Availability of data and materials

The data that support the findings of this study are available upon reasonable request from the German Federal Ministry of Defence (BMVg FüSK III 5).

Abbreviations

ACTRN:

Australian Clinical Trials Registry

AK:

Annika Kuester

BDI-II :

Beck depressions-inventar II

BM:

Beate Muschalla

BMVg FüSK:

German Federal Ministry of Defence

CAPS-5:

Clinician-Administered PTSD Scale for DSM-5

CKE:

Christina Kersjes

CK:

Christine Knaevelsrud

DSM-5 :

Diagnostic and statistical manual of mental disorders-5

DW:

Deborah Weiss

EMDR:

Eye Movement desensitization and reprocessing

GAD:

Generalized anxiety disorder scale

GDW:

Gerd-Dieter Willmund

HK:

Hannah Klusmann

HN:

Helen Niemeyer

HR:

Heinrich Rau

iCBT:

Internet-based cognitive-behavioral therapy

IT:

Immediate treatment group

ITT:

Intention-to-treat

JS:

Jan Spies

LC:

Latent change score

LEC-5:

Life events checklist for DSM-5

LMHAT:

List of the Mental Health Advisory Team

LOCF:

Last observation carried forward

M.I.N.I :

Mini International Neuropsychiatric Interview

MI-norm:

Imputation method - norm

MI-PMM:

Imputation method - predictive mean matching

PCL-5 :

PTSD Checklist for DSM-5

PTSD:

Posttraumatic stress disorder

RCT:

Randomized controlled trial

SB:

Sebastian Burchert

SE:

Sinha Engel

SSCH:

Sarah Schumacher

TF-CBT:

Trauma-focused cognitive behavioral therapy

WL:

Waitlist control group

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Acknowledgements

The face-to-face assessments were logistically supported by the staff of the Centre for Psychiatry and Posttraumatic Stress in Berlin/ German Armed Forces Centre of Military Mental Health, Berlin. We are grateful to Hannah Klusmann and Christina Kersjes, who performed diagnostic assessments. We wish to thank Manuel Heinrich and Johannes Bohn for support in statistical analyses.

Funding

The study received government funding from the German Federal Ministry of Defence (Verteidigungsministerium). The Foundation of German Business provided doctoral funding for SE. They had no influence on the study design, the collection, analysis and interpretation of data, the writing of the report or the decision to submit the manuscript for publication.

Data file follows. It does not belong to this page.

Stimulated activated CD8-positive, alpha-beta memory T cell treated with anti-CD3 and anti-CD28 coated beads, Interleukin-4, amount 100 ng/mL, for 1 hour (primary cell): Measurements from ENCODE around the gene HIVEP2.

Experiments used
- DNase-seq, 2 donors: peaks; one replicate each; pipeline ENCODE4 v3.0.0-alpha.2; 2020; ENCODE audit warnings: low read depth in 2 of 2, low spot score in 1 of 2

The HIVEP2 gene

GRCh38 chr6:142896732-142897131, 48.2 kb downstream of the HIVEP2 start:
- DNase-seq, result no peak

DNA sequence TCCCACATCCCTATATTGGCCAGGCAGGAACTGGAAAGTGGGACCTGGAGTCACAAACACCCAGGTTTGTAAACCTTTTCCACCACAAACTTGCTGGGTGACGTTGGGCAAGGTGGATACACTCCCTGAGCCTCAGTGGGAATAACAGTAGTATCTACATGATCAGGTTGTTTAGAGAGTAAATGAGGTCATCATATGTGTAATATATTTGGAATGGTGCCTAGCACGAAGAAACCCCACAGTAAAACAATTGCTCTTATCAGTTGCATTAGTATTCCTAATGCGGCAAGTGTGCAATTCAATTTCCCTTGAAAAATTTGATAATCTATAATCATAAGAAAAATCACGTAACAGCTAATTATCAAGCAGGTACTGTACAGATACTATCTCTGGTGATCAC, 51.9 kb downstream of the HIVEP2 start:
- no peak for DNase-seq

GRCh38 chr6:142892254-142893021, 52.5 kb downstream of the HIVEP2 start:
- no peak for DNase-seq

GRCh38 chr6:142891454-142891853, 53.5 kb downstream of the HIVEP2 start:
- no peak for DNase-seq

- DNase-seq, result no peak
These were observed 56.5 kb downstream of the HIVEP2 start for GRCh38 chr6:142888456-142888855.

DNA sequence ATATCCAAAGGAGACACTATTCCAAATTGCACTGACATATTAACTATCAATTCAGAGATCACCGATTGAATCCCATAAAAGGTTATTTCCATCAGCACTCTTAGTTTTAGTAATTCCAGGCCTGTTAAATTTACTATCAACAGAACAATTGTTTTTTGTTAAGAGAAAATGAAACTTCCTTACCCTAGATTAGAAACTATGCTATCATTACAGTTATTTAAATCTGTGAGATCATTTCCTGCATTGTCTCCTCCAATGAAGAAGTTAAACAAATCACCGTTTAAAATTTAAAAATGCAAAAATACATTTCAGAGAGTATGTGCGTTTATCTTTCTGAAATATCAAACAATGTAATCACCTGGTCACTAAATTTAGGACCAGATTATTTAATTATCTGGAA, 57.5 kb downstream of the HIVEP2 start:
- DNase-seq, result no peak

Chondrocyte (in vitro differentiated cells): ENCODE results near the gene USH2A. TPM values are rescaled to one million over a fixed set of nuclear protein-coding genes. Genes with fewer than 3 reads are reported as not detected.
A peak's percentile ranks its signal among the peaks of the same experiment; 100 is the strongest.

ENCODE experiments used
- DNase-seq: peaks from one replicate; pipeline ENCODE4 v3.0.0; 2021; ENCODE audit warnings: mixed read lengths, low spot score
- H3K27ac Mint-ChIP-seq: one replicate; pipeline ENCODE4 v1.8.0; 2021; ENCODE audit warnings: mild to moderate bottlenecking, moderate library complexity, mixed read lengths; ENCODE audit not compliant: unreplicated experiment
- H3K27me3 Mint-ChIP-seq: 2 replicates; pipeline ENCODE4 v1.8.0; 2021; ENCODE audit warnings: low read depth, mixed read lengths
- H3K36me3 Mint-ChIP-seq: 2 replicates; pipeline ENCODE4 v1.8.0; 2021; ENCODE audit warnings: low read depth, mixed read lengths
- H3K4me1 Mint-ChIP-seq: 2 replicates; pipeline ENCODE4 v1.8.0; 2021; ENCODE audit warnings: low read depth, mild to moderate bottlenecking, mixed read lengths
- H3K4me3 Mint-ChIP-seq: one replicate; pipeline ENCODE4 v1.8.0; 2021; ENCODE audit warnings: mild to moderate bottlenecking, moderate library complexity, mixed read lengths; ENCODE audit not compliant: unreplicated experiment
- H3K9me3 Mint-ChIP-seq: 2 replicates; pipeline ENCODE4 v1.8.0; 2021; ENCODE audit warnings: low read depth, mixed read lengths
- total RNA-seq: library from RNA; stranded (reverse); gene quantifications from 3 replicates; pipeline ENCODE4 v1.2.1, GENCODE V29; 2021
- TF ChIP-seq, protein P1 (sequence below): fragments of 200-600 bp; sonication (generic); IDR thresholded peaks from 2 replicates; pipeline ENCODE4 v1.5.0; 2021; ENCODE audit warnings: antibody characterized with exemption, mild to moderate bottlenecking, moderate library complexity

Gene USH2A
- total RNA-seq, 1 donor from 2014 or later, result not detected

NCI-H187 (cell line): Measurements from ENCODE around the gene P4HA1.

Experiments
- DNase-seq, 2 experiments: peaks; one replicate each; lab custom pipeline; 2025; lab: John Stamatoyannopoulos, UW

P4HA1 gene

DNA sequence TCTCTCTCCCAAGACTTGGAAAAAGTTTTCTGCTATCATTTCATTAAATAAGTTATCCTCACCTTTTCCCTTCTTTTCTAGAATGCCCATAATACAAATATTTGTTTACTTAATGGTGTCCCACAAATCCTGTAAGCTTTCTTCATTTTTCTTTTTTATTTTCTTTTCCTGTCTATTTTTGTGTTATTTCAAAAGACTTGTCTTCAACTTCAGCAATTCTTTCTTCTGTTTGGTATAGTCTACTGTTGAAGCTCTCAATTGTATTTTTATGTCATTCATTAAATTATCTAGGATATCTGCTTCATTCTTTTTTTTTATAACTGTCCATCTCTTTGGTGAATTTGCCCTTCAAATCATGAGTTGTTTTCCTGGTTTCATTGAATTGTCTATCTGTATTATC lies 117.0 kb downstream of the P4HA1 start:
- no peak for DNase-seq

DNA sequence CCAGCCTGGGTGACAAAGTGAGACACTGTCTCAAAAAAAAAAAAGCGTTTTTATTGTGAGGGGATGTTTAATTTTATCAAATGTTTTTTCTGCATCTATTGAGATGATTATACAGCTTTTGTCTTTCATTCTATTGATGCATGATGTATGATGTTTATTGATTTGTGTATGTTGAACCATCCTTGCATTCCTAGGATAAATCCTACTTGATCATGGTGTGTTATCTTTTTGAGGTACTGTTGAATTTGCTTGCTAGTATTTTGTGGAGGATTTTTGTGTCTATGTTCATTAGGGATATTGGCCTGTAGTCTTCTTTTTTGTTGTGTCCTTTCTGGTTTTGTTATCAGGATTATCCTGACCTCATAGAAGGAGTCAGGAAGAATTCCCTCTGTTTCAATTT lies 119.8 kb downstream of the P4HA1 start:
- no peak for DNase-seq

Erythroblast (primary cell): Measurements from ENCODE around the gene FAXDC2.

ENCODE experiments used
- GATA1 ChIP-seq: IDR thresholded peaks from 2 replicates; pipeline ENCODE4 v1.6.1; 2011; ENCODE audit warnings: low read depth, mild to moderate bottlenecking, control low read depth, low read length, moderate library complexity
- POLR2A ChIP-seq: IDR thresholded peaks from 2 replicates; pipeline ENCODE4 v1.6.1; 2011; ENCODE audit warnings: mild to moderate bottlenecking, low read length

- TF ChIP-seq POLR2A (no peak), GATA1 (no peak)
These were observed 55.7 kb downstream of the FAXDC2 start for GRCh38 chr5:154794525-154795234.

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Authors

Contributions

All authors listed have contributed sufficiently to the project to be included as authors, read and approved the submitted version of this manuscript, and all those who are qualified to be authors are listed in the author byline. All authors of this article had access to all study data and are responsible for all contents of the article. CK, HR and GDW drafted the study and received the funding. HN, SSch, SE, BM, AK, SB, DW and JS conducted the study. CK, HR, and GDW supervised the study. HN drafted the manuscript, wrote the main parts, and conducted the statistical analyses. CK, HR, GDW, SSch, SE, BM, AK, SE, DW and JS contributed to the manuscript in writing some of the sections.

Corresponding author

Correspondence to Helen Niemeyer.

Ethics declarations

Ethics approval and consent to participate

The study was approved by the Ethics committee of Freie Universität Berlin (85/2014), after internal approval from the German Armed Forces. All participants gave informed written consent.

Consent for publication

Not applicable.

Competing interests

HR and GDW are employed by the German Armed Forces. Their employment had no influence on the study design or the collection, analysis and interpretation of data. All other authors declare that they have no conflict of interest.

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Supplementary information

Additional file 1.

Comprehensive study design including psychophysiological and experimental assessments.

Additional file 2.

Supplement 2. Traumatic events.

Additional file 3.

Supplement 3. Sociodemographic Characteristics for No-shows vs. ITT sample and Dropouts vs. Completers.

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Niemeyer, H., Knaevelsrud, C., Schumacher, S. et al. Evaluation of an internet-based intervention for service members of the German armed forces with deployment-related posttraumatic stress symptoms. BMC Psychiatry 20, 205 (2020). https://doi.org/10.1186/s12888-020-02595-z

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Keywords

  • Posttraumatic stress disorder
  • Service members
  • Military
  • Internet-based intervention
  • Efficacy